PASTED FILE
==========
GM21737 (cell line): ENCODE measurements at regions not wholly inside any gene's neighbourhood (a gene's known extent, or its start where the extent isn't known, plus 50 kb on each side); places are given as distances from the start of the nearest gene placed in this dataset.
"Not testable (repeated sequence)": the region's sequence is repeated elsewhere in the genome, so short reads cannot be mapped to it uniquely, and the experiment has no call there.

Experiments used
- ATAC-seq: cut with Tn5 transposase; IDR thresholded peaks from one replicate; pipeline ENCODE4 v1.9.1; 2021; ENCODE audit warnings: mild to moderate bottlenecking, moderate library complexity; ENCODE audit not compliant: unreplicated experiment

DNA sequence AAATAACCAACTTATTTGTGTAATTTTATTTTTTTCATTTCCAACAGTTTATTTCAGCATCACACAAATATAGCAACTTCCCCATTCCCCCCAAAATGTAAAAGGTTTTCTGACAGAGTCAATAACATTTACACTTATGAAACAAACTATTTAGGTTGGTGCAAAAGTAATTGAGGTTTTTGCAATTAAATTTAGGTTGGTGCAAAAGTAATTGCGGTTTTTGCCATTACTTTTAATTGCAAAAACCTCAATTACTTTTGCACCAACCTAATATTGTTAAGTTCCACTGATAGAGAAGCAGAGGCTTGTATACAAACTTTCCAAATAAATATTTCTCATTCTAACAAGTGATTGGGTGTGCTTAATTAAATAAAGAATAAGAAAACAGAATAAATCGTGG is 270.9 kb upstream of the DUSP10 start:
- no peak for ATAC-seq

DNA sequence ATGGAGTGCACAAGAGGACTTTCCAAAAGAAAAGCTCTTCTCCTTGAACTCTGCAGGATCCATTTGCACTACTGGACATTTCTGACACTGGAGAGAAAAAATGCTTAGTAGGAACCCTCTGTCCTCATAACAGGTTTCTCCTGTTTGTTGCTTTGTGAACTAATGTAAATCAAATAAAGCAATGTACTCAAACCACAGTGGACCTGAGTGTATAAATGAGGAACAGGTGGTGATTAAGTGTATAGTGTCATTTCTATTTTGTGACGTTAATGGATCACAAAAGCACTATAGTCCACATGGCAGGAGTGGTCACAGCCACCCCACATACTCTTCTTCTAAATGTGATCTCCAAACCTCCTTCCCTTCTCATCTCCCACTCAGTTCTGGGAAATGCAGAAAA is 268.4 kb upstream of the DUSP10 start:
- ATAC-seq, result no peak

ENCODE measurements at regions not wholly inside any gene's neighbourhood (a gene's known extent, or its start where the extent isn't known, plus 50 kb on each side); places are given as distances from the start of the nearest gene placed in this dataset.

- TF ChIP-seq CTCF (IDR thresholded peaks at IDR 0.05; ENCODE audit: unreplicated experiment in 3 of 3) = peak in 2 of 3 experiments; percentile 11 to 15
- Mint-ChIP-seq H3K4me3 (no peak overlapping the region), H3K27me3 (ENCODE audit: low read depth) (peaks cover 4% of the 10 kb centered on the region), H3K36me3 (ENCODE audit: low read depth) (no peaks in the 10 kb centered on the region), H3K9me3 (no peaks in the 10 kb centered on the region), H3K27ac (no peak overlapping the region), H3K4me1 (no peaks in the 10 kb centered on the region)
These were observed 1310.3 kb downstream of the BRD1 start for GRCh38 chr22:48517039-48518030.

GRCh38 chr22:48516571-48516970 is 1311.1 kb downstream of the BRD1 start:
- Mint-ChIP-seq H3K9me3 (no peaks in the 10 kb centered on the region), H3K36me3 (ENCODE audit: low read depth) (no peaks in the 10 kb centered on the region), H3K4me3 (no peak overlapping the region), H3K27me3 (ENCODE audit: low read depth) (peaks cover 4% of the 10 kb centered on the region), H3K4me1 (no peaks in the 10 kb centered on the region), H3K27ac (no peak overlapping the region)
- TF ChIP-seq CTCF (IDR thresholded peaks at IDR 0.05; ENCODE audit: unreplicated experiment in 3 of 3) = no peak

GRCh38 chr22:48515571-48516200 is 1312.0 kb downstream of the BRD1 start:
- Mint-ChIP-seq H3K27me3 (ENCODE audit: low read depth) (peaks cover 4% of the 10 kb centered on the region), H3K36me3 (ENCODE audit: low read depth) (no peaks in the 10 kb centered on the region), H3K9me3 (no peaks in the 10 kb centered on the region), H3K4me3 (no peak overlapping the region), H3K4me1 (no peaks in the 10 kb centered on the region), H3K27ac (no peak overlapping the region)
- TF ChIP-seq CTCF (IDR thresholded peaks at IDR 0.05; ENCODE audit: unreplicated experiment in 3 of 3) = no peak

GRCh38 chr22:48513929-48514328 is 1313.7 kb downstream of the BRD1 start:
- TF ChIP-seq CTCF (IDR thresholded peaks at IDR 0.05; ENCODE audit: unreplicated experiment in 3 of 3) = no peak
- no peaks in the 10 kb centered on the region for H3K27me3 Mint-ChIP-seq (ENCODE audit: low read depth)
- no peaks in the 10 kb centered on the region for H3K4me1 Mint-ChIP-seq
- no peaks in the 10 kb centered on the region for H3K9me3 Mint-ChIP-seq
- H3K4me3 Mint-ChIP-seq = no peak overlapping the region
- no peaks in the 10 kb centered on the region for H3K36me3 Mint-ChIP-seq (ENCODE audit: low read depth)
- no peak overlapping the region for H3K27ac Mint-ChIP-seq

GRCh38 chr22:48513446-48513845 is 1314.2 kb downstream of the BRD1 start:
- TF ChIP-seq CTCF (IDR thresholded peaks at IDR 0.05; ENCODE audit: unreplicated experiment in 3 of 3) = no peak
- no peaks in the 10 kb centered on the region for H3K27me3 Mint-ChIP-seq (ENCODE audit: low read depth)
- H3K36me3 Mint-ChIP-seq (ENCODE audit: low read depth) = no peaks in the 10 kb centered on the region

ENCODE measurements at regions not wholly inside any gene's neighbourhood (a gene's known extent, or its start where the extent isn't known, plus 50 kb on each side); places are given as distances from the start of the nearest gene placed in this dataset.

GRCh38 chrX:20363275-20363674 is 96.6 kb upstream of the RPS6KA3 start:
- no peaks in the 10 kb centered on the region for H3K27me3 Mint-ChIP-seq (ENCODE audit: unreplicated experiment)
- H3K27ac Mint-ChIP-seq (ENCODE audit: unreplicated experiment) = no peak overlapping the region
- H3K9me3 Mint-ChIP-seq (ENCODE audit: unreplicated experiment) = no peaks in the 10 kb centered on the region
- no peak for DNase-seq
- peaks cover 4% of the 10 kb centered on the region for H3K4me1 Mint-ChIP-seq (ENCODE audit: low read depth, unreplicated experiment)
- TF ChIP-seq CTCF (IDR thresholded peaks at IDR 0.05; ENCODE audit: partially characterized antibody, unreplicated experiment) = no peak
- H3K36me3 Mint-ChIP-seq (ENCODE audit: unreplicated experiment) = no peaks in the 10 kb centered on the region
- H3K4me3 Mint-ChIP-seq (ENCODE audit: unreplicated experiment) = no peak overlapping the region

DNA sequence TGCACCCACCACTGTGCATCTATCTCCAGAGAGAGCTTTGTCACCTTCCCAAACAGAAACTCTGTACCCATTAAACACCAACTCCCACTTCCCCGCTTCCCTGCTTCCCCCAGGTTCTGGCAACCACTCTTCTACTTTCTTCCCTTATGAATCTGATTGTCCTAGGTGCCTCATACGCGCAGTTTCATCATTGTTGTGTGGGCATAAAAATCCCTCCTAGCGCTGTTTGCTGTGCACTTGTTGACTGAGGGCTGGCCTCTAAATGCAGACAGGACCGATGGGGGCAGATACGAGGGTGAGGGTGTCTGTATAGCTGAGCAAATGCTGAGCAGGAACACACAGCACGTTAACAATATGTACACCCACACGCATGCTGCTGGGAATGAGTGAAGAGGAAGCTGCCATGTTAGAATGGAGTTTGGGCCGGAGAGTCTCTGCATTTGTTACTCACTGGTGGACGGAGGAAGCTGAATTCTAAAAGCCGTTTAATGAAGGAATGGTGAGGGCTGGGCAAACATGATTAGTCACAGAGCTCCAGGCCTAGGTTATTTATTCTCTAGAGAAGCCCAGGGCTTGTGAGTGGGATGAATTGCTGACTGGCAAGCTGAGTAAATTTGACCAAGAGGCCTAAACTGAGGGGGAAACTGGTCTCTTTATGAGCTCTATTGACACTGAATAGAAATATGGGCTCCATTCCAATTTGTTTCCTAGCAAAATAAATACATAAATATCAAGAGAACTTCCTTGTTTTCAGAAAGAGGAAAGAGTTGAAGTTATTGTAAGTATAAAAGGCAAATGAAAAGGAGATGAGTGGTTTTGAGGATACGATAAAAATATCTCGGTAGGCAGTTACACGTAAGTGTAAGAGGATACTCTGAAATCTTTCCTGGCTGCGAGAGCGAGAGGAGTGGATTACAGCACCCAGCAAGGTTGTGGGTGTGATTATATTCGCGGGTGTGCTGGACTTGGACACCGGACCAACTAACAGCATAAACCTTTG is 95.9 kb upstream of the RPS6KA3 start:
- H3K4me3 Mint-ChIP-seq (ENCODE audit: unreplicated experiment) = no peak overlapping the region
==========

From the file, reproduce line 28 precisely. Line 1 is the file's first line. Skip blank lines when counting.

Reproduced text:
- TF ChIP-seq CTCF (IDR thresholded peaks at IDR 0.05; ENCODE audit: unreplicated experiment in 3 of 3) = no peak